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Managing Stress When You’re a Caregiver

Managing Stress When You’re a Caregiver

34 million Americans provide care to older adults, nine million of them assisting someone with dementia. Assisting those with basics needs through a prolonged incapacitation is both mentally and physically stressful. About three quarters of caregivers are women, usually a wife or adult daughter, and many studies show female caregivers suffer more anxiety and depression from the emotional stress of caregiving than males do. Caregivers may also have increased blood pressure and insulin levels, be immunocompromised and at increased risk for heart disease. Elderly spousal caregivers have a 63% higher mortality rate than non-caregivers of the same age. Family caregivers experiencing extreme stress have been shown to age prematurely. This level of stress can take as much as 10 years off a family caregiver’s life.

You may love the person you’re caring for dearly, but the job of caregiving can be so relentlessly taxing that burnout is a real concern. If you find yourself in the position of helping a family member in need, it’s important for your own well-being and theirs that you pay attention to symptoms of too much stress: mental overload, emotional and physical exhaustion, feeling of lack of connection with others, less regard for the person you’re caring for or decreased self-worth. Any of these can affect the quality of your caregiving, impair your relationships and hurt your health. Here are some HeartMath tips for getting yourself back on track:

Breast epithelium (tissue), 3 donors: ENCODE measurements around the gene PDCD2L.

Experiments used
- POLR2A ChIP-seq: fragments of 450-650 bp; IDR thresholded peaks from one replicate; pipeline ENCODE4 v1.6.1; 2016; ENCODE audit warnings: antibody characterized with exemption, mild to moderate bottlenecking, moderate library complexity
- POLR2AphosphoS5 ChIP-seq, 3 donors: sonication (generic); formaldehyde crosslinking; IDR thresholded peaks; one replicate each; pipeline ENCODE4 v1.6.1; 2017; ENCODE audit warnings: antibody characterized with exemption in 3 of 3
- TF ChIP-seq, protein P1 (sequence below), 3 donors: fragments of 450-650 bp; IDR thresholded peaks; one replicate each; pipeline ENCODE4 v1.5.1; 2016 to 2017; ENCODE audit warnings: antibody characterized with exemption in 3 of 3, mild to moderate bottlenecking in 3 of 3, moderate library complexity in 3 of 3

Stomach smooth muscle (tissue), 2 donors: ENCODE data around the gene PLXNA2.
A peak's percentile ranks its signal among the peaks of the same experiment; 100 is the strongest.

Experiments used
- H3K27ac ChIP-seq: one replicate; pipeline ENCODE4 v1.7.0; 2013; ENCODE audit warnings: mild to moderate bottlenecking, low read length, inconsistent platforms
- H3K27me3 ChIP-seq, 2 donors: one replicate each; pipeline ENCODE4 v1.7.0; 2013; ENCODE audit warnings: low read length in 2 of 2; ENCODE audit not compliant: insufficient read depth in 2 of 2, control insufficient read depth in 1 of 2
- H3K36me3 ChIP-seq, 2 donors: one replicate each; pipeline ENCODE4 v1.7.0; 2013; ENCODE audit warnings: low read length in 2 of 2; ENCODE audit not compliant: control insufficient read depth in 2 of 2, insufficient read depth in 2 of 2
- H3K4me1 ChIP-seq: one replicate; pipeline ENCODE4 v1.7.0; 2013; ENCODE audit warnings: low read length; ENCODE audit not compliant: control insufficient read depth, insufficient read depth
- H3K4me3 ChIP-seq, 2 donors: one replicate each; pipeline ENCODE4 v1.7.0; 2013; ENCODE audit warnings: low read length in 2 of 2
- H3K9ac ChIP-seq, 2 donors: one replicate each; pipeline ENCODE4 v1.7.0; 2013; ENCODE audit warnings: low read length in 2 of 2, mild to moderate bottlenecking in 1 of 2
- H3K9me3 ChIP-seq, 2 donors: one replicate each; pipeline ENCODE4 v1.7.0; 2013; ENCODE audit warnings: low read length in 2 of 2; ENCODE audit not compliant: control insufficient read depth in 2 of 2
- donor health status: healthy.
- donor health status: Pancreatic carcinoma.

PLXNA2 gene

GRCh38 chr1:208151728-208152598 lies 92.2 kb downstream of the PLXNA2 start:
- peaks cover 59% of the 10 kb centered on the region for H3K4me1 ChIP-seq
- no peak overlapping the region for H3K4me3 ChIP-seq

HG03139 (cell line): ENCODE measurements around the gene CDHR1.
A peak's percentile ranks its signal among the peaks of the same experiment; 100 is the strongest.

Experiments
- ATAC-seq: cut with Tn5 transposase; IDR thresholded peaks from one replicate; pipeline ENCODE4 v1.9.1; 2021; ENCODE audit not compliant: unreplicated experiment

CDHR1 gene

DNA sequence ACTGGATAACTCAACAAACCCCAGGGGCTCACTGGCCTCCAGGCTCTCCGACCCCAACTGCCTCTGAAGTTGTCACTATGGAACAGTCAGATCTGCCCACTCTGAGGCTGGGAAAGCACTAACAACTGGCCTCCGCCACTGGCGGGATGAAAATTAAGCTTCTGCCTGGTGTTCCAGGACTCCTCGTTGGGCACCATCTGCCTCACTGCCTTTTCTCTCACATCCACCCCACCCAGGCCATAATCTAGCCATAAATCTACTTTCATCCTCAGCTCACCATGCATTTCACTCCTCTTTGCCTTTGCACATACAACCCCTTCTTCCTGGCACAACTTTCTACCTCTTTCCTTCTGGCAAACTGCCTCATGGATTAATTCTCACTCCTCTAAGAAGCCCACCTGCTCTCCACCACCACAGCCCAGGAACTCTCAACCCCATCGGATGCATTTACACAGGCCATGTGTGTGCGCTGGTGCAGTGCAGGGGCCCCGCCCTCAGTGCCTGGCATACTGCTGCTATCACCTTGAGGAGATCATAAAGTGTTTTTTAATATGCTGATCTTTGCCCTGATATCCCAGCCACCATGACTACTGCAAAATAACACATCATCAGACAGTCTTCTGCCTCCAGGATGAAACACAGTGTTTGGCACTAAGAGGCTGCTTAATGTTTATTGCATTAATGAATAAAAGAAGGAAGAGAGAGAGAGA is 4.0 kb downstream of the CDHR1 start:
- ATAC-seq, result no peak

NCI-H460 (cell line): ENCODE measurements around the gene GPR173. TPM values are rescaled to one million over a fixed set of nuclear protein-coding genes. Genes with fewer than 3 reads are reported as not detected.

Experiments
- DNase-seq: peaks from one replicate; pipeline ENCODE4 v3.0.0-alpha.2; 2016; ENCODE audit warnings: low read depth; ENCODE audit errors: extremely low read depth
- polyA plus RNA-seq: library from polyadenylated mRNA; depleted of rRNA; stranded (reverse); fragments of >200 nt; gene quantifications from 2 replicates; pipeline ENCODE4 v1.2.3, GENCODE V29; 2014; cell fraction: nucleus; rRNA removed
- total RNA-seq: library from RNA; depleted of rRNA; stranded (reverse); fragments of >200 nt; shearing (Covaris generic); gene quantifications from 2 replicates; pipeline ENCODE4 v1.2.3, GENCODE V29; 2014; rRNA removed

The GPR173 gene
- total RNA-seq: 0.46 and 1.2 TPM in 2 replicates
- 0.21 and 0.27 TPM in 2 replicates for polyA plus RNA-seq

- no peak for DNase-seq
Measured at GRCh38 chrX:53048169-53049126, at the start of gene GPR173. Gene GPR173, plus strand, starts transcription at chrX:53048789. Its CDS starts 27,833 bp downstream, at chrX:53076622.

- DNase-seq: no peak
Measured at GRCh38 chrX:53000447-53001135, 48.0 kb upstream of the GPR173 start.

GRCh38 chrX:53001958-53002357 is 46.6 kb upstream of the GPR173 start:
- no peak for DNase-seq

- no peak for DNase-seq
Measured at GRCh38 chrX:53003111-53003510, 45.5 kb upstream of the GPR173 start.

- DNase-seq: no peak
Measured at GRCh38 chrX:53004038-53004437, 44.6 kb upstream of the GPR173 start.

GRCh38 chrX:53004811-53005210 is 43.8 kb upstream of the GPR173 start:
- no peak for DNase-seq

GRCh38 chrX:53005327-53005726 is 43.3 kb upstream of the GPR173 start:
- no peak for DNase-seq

• Ask for help. Get support from other family members or social services. It can be hard to let others help with sensitive tasks. You may feel guilty, but you can’t do your loved one any good if you’re out of commission. Respite care is available in every community. Call the Eldercare Hotline at 800-677-1116 to help you get local assistance.
  • Take good care of yourself. Your own health is a priority right now. Maintain a healthy diet, get sufficient exercise, and talk to your health professional about taking immune-boosting supplements. Exercising regularly and getting enough quality sleep is crucial to reducing stress and giving you the energy and wellness your big job requires.
  • Learn HeartMath’s “Go to Neutral” technique.
    • When emotional triggers come up, take a time-out in the heart so that you can temporarily disengage from your thoughts and feelings — especially stressful ones.
    • Shift your focus to the area around your heart. Now feel your breath coming in through your heart and out through your solar plexus (stomach area).
    • Tell yourself “Go to Neutral” and not to go one way or the other in your thoughts or feelings about the issue. Hold to Neutral until your emotions and your perceptions ease up. There you can ask yourself questions like, “What if it’s not like I’m thinking it is?” “What if there’s something I don’t know?” “What if I really don’t know?” This opens up new possibilities and lets your wise self talk to your disturbed self. Practice this technique at least a dozen times to build your “Neutral muscle”.
  • Practice appreciation and gratitude as a default habit in your life. Focusing on positive feelings and attitudes activate the body’s biochemical systems that help to diminish stress and stabilize your psyche. Try HeartMath’s emWave® 2 or Inner Balance app, our award-winning stress-busting tools. Using this portable feedback device to get into heart coherence, you can transform tension into relaxation and clarity.